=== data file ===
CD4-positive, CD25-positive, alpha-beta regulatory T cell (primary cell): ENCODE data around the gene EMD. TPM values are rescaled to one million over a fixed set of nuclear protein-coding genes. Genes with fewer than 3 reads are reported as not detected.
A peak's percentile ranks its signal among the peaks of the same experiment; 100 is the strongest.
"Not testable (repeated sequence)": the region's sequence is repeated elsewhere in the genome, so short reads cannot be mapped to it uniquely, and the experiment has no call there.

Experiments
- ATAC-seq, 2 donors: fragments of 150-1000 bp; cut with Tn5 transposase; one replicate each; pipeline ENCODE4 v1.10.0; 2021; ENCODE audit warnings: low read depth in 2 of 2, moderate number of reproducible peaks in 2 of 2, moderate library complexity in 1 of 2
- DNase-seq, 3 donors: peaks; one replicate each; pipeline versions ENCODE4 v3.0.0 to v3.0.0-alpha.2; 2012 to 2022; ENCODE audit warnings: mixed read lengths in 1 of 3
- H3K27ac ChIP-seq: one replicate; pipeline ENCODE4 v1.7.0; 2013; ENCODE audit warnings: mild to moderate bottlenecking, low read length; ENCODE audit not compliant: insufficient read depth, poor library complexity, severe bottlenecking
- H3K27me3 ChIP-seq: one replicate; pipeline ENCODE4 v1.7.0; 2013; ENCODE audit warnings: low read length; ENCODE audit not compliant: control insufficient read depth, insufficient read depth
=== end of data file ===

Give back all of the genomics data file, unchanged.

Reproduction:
CD4-positive, CD25-positive, alpha-beta regulatory T cell (primary cell): ENCODE data around the gene EMD. TPM values are rescaled to one million over a fixed set of nuclear protein-coding genes. Genes with fewer than 3 reads are reported as not detected.
A peak's percentile ranks its signal among the peaks of the same experiment; 100 is the strongest.
"Not testable (repeated sequence)": the region's sequence is repeated elsewhere in the genome, so short reads cannot be mapped to it uniquely, and the experiment has no call there.

Experiments
- ATAC-seq, 2 donors: fragments of 150-1000 bp; cut with Tn5 transposase; one replicate each; pipeline ENCODE4 v1.10.0; 2021; ENCODE audit warnings: low read depth in 2 of 2, moderate number of reproducible peaks in 2 of 2, moderate library complexity in 1 of 2
- DNase-seq, 3 donors: peaks; one replicate each; pipeline versions ENCODE4 v3.0.0 to v3.0.0-alpha.2; 2012 to 2022; ENCODE audit warnings: mixed read lengths in 1 of 3
- H3K27ac ChIP-seq: one replicate; pipeline ENCODE4 v1.7.0; 2013; ENCODE audit warnings: mild to moderate bottlenecking, low read length; ENCODE audit not compliant: insufficient read depth, poor library complexity, severe bottlenecking
- H3K27me3 ChIP-seq: one replicate; pipeline ENCODE4 v1.7.0; 2013; ENCODE audit warnings: low read length; ENCODE audit not compliant: control insufficient read depth, insufficient read depth